How having conversations with children builds their language — and strengthens family connections

Intentionally integrating vocabulary into conversations from topics children are curious about helps grow children’s language skills. (Shutterstock)

by Kimberly Hillier, University of Windsor

Parents and caregivers of school-aged children are all too familiar with the after-school conversation that sounds a little something like:

“How was school?”


“What did you learn?”


Conversations between children of all ages and attentive, caring adults offer strong benefits in all domains of children’s well-being.

When these conversations are purposeful and strategic, they can even strengthen skills that contribute to stronger literacy and language development.

More than information exchange

When we engage in quality conversations with children, we are doing more than finding out how their day was at school.

Talking with children teaches them about their world, enhances their vocabulary, strengthens trust and relationships and models formal language structures — how an arrangement and order of words in the context of specific sentences yields meaning.

A man and girl seated at different ends of a couch with mugs.
Quality conversations have multiple benefits. (Shutterstock)

The power of conversations between children and adults even has the potential to affect connectivity in select regions of the brain.

In a recent study in the Journal of Neuroscience, conversational “turns” — where there is a back-and-forth conversational exchange between children and attentive adults — were linked to increased strength of white matter connections between regions of the brain related to speech and comprehension of written and spoken language.

Sparking language-building conversations

The list below details some ways parents or caregivers can spark language-building conversations that accelerate children’s literacy and family relationships:

Actively listen. Active listening involves showing an authentic interest in what children have to say. Active listening looks like minimizing distractions, making eye contact, stopping other things you are doing, lowering yourself to their physical level (by sitting or bending down, for instance) and reflecting or repeating back what they are saying and what they may be feeling to make sure you understand.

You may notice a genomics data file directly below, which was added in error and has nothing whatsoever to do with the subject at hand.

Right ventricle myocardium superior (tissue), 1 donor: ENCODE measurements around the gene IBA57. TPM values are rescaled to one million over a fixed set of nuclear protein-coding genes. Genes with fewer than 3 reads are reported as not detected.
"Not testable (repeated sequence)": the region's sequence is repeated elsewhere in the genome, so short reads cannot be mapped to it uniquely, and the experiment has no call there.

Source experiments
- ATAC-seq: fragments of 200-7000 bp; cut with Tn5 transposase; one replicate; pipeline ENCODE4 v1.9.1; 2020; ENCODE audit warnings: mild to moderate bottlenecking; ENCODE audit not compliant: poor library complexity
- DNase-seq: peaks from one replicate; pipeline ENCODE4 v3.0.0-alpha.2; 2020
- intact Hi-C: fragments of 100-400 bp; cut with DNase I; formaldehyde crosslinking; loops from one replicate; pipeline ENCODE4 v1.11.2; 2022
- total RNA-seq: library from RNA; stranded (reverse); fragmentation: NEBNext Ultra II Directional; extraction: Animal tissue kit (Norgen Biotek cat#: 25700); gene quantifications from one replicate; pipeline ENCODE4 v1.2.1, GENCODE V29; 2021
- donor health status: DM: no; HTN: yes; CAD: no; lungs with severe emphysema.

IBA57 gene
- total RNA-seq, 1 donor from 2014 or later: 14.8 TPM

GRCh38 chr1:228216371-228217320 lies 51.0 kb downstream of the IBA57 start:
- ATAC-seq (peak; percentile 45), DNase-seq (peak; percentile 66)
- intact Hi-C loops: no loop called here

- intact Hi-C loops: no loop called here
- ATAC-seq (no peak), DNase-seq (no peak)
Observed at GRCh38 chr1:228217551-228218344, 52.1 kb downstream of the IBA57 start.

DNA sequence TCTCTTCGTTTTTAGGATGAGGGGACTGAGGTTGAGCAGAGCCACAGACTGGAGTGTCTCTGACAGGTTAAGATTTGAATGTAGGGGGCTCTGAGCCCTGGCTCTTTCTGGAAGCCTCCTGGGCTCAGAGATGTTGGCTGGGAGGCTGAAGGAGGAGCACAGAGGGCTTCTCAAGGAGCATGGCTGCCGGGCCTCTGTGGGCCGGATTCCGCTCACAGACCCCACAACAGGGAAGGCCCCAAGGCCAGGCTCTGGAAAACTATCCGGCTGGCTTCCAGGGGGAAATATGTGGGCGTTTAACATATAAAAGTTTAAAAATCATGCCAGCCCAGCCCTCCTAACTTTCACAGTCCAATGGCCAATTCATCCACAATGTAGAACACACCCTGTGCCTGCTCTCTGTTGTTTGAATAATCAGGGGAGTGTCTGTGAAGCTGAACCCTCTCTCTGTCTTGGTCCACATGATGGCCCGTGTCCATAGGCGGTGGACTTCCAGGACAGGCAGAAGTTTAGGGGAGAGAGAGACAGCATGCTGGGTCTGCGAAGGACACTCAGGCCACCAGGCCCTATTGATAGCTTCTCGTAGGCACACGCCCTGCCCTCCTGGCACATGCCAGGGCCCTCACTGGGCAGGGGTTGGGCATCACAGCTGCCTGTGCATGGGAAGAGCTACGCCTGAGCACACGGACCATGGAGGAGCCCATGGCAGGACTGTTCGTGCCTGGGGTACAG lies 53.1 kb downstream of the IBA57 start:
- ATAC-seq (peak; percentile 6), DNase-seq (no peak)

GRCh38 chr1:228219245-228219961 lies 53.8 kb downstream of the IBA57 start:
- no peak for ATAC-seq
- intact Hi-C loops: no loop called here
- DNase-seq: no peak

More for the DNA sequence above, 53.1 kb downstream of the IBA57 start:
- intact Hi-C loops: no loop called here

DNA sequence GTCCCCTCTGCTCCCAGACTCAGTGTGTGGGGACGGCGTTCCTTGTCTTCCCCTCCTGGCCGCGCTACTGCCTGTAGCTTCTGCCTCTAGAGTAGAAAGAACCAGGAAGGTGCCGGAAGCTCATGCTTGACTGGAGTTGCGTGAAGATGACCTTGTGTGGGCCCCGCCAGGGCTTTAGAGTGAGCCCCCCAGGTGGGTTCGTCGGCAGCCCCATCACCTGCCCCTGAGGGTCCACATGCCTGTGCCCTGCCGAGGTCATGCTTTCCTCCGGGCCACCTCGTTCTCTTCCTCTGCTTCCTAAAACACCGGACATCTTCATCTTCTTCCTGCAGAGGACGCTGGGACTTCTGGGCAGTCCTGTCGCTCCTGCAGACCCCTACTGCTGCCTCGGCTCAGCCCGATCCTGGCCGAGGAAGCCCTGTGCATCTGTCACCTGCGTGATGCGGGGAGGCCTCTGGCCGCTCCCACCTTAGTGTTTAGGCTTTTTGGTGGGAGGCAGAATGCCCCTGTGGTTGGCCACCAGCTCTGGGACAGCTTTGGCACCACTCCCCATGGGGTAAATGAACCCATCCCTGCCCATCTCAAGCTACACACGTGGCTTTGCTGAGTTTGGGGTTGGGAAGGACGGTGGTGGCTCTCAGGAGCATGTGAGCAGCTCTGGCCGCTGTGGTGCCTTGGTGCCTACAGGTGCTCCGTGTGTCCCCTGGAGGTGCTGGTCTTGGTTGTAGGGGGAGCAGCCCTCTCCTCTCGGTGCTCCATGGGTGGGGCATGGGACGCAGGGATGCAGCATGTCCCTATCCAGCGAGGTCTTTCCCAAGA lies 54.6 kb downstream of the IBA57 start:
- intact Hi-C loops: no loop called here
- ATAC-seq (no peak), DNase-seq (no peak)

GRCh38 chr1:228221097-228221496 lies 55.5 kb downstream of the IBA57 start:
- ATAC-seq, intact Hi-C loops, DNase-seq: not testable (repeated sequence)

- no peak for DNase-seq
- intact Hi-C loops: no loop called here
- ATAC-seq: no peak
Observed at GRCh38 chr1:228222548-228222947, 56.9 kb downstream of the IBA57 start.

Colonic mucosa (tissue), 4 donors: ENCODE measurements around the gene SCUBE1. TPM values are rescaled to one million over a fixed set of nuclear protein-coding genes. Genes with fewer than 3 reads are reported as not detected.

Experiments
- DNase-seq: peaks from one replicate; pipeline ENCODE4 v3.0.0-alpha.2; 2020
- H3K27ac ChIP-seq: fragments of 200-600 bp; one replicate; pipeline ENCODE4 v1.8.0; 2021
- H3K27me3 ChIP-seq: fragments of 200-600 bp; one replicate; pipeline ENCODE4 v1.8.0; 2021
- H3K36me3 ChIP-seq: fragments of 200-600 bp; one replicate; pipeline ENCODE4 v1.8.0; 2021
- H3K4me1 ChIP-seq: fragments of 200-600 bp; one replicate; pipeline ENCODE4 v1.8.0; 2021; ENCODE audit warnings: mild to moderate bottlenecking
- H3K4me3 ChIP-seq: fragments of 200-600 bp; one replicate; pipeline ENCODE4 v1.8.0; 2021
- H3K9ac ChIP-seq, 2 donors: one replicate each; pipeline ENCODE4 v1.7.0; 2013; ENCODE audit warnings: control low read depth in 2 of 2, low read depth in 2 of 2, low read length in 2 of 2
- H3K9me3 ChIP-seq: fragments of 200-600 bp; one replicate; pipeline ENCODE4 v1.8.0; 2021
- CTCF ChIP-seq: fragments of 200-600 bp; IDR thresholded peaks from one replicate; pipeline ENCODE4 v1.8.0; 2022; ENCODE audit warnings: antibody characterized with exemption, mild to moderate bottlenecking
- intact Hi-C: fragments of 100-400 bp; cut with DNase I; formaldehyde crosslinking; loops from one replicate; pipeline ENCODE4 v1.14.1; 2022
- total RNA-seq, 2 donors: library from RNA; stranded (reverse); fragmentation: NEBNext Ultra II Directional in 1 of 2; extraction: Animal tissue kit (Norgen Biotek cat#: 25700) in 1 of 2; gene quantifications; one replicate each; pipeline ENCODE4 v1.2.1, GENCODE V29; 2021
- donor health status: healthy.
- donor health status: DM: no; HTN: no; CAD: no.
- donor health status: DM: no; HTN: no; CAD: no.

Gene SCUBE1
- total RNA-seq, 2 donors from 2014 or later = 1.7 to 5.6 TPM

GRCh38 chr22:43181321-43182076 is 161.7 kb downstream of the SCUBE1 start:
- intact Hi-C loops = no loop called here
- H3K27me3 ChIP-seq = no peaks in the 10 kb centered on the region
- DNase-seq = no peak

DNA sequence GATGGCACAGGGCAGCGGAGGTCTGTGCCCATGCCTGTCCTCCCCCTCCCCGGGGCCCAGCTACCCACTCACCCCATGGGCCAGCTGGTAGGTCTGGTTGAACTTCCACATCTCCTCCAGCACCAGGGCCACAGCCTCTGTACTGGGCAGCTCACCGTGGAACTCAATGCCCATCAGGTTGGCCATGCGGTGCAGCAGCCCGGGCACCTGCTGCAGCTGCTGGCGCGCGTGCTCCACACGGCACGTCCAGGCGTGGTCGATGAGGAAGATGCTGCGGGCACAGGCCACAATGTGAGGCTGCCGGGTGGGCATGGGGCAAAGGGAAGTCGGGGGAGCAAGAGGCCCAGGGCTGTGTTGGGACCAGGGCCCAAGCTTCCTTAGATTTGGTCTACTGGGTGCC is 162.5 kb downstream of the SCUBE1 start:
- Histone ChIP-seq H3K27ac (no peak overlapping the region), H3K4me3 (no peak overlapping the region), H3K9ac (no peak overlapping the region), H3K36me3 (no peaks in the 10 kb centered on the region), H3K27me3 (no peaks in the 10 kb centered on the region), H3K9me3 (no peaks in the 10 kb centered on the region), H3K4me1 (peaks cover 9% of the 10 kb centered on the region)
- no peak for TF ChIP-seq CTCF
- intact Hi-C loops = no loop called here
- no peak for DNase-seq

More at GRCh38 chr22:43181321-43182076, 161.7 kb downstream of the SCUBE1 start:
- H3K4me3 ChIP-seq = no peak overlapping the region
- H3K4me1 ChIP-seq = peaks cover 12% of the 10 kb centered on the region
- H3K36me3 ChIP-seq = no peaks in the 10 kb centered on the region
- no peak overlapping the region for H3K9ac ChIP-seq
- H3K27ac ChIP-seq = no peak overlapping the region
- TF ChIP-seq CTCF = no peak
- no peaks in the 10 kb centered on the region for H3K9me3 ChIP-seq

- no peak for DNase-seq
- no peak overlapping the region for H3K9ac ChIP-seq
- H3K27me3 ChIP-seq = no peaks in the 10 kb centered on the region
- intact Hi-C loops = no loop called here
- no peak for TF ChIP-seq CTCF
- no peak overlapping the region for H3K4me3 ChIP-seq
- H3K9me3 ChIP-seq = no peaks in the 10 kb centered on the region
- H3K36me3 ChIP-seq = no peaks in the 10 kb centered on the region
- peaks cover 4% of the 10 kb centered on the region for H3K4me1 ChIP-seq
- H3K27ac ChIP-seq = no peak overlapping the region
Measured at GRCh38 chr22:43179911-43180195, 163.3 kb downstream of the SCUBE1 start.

Ask open-ended questions. Open-ended questions encourage children to pause, think and reflect instead of simply responding “yes” or “no” or “nothing.” Open-ended questions typically begin with the following words and phrases:

  • Why, how, describe …
  • Tell me about …
  • What do you think about …
  • I wonder (if / why / how) …
  • What do you notice about …
  • Tell me more about …
  • What else do you want me to know about that?

Open-ended questions can also be used as follow-ups to other questions.

Two adults sitting on a porch with a child.
Asking children what they notice is one way to guide an open-ended conversation.

Try the “Strive-for-Five” framework. “Strive-for-Five” is a conversational framework pioneered by educators David Dickinson and Ann B. Morse and recently adapted by educational researchers Sonia Q. Cabell and Tricia A. Zucker. This framework is intended to enhance conversations by encouraging parents, caregivers and educators to strive for five conversational turns with children instead of the typical three in order to foster foundational language skill development. To try this, respond to children in a way that challenges their thinking and encourages using language. Rather than stopping short at the third conversational point, attempt to continue the conversation by asking fun, open-ended follow-up questions or share another thought to try to extend the exchange.

Embed conversations in everyday routines. If you find it difficult to actively listen and engage in purposeful conversations during certain times of the day, try to schedule time where active listening may be more feasible, like during everyday routines or when reading aloud.

Scaffold the conversation. Scaffolding is a strategy used to support learning by building on skills children already have and gradually reducing the support provided. Scaffolding conversations with children might include:

  • repeating words or phrases so they are used correctly;
  • integrating vocabulary from topics they are learning about or are curious about;
  • providing sentence starters that invite them to finish the sentence;
  • asking questions that challenge their thinking to move a conversation past the third talking turn.

Video from Parent Lab discusses how scaffolding conversations with children strengthens language-building skills, autonomy, confidence and connections.

Engaging in frequent, meaningful conversations with children of all ages helps strengthen their language comprehension, and in turn, reading comprehension.

Elevating the quality of conversations by using any or all of these suggestions has the potential to enhance the fundamental components of language comprehension, while simultaneously building and maintaining family connections.The Conversation

Kimberly Hillier, Instructor, Faculty of Education, University of Windsor

This article is republished from The Conversation under a Creative Commons license. Read the original article.

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